This sounds like a defacto reboot. And I'm all for that!



Tuesday, July 26, 2016


Little has been revealed about the upcoming CBS Star Trek show that will debut in January. At long last we've finally been given something concrete. Revealed at Comic-Con 2016 by Executive Producer Bryan Fuller, below is a glimpse of the show's featured ship. Take a look and we'll talk.

Here's my take.

First off, the title is in keeping with the last three Trek shows which were named after their ships (or station). "Discovery" is also in keeping with Star Trek's Mission Statement: "explore strange new worlds..." and all that. So it works on many levels.

The ship we see features a design that was created way back in the late 70's by designer Ralph McQuarrie of Star Wars fame. McQuarrie was hired in 1977 to design a new Enterprise for a Trek film that never got off the ground called "Planet of the Titans". Small cardboard study models were made of two of his designs and these models made very brief and very minor appearances in later Star Trek productions, but no detailed models for featured use were ever made so this makes the first-ever use of this design in any significant way.

Concept models of McQuarrie's designs

Renderings of McQuarrie's take on a new Enterprise
Keep in mind that at the time of their creation, no other Enterprise had been designed. These were a decade before Next Gen and 2 years before The Motion Picture.

McQuarrie's spacedock design is clearly seen in the new footage

Even if you don't know McQuarrie or his work on Star Wars, you can definitely see the influence of such things as the huge Star Destroyers – designed by McQuarrie for George Lucas – at work here. And while I've always found these to be interesting approaches, I have always thought the proportions were not very elegant. The huge triangular secondary hull dwarfs the saucer. The engines seem too insignificant.

In short, this design is butt ugly, in this fan's opinion. So I think it's unfortunate that they went to this particular well for a ship design to be featured heavily in a new production. It's my opinion that no featured ship should be blatantly unsophisticated. This seems to be just that.

Here's stills that show how they interpreted McQuarrie's design into a finished form:

There are some significant differences. The basic proportions of the saucer to the secondary hull are changed to create a larger overall saucer size which I think is a good thing. The engine size has been upped as well.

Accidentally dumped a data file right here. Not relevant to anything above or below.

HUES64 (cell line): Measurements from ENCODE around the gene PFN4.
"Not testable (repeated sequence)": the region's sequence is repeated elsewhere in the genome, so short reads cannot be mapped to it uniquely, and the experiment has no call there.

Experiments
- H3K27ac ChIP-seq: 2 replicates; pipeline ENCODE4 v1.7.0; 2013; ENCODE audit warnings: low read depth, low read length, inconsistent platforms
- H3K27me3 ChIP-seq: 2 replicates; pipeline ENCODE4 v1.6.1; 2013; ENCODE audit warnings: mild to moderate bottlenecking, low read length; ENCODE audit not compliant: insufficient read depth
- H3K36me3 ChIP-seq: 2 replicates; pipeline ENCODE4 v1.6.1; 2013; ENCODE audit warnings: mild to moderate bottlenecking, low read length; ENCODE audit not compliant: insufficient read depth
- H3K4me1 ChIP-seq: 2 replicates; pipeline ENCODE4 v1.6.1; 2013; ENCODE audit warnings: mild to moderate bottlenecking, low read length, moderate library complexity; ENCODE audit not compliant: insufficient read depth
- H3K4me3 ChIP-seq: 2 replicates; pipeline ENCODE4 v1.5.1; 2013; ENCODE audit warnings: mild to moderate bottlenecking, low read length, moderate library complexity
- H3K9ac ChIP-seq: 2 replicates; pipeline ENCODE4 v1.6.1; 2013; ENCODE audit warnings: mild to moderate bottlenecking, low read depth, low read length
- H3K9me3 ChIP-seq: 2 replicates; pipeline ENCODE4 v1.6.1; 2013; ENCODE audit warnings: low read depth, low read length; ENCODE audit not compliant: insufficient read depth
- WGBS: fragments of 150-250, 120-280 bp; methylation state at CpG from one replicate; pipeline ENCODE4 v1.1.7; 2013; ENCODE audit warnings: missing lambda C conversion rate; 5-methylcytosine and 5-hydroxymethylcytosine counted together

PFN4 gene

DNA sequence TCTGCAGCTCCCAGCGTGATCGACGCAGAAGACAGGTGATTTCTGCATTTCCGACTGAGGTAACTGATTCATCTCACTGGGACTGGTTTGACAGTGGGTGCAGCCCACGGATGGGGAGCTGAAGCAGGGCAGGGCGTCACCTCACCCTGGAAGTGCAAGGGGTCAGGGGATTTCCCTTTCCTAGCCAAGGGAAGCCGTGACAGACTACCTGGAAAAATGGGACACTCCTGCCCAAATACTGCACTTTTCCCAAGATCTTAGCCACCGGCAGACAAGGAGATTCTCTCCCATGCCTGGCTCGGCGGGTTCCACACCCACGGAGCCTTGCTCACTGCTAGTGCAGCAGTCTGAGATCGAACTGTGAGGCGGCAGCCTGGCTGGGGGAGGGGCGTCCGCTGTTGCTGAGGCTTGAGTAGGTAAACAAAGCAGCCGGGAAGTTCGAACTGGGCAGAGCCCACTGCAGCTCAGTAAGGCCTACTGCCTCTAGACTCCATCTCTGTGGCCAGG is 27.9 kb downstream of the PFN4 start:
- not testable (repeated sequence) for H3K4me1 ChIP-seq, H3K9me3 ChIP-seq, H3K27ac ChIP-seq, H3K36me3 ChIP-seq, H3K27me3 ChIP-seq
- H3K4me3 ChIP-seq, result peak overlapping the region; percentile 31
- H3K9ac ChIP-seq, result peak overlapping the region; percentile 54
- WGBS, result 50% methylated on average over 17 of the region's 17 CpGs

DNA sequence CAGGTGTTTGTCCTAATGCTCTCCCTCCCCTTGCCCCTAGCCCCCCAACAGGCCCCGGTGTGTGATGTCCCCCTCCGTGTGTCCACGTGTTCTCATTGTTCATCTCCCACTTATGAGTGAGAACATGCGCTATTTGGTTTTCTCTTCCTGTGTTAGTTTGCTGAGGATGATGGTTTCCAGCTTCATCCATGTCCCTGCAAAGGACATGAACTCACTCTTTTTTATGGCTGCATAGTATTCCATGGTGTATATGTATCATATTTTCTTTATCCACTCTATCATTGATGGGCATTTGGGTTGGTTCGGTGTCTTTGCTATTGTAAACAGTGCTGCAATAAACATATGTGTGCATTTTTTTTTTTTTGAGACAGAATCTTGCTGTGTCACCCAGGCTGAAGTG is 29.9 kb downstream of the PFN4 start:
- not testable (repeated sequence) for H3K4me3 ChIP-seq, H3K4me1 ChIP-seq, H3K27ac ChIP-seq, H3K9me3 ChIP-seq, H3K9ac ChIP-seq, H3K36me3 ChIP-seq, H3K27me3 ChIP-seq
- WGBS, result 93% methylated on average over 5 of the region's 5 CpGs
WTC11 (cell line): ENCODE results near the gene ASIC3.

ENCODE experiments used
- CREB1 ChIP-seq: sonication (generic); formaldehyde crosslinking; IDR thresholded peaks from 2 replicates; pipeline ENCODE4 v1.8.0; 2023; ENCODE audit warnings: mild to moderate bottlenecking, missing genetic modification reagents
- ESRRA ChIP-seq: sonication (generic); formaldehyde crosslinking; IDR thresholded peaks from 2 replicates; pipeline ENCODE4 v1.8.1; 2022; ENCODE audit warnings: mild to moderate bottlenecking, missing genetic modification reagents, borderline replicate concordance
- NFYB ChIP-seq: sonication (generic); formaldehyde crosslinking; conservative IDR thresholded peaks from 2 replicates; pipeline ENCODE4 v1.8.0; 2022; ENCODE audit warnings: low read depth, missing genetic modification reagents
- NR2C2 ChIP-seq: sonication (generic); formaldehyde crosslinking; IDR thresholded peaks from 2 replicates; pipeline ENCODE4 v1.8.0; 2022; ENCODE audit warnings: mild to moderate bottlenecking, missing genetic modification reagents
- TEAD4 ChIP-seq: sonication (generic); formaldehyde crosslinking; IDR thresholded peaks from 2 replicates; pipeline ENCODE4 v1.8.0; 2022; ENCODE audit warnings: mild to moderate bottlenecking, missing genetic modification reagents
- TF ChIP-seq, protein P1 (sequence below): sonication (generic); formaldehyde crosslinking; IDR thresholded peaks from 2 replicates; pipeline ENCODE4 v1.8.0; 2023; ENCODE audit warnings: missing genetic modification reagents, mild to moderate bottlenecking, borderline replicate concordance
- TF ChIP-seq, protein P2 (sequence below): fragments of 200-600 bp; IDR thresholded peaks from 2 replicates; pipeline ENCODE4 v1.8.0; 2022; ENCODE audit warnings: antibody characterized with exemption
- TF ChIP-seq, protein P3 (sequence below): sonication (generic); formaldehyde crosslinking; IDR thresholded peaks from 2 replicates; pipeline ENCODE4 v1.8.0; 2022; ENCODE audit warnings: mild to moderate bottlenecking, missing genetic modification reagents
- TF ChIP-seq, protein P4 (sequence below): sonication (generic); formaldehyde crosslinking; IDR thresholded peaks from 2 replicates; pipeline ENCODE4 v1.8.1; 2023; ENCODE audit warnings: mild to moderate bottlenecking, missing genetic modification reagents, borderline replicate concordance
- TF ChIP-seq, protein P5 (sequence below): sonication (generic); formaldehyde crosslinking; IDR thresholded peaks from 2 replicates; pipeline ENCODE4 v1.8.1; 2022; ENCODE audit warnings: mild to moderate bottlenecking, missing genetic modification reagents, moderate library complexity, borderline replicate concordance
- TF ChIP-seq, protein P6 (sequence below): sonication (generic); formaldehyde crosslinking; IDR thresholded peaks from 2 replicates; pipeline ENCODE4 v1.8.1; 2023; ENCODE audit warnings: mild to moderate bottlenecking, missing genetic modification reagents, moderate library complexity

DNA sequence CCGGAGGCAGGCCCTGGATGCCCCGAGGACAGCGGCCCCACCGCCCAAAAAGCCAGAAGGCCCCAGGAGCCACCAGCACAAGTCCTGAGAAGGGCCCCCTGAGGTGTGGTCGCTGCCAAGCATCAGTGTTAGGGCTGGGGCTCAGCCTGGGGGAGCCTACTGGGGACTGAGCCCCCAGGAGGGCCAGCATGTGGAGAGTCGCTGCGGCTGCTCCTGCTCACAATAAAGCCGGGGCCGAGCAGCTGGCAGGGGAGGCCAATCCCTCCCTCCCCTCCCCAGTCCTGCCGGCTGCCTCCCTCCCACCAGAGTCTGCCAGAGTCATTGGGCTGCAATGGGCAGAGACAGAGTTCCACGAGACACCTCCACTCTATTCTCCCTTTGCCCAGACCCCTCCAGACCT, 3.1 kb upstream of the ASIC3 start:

But the overall take-away for me is that this seems to be an intentionally crude ship design. The cages over the engine domes are almost steam-punkish. The engines lack any real sense of grace, at least from the limited angles we are given. And when combined with the music, this ship has an almost Klingon feel to it, mostly because of the triangular hull's forward-thrusting engines.

I'm not crazy about it but CBS has stated that this is a concept piece so hopefully it will be finessed (improved) a bit. A lot. A whole lot.

As for what the trailer actually tells us about the show, we actually get a few hints with some detective work.

First off, there's the aforementioned crudeness to the design. Is it meant to evoke an early era of Starfleet design, ie: before The Original Series? Perhaps.

Then there's the ship's number, 1031. That puts it well ahead of the Enterprise's 1701 registry number, again pointing to a pre-TOS setting. The ship's name features the "USS" designation which was not used in Star Trek: Enterprise, a show that was set a century before TOS. So, if we put it all together, the clues point to this being set between Enterprise and TOS. Exactly when is anybody's guess at this point. So I'll do just that and guess that it is squarely between the two eras so as not to crowd one or the other in its story-telling.

Fuller reiterated that the show (which will be abbreviating DSC) would not be episodic in nature, but would be structured “like a novel,” telling stories “chapter by chapter” across episodes. He also stated that it would take place in the Prime Universe, ie: NOT in the JJ Abrams film universe. Hallelujah!

As for the quality of the show, that is totally unknowable at this point. We'll have to hope that with people like the great Nick Meyer and Bryan Fuller on board that it will be a voyage worth taking.

Let's hope!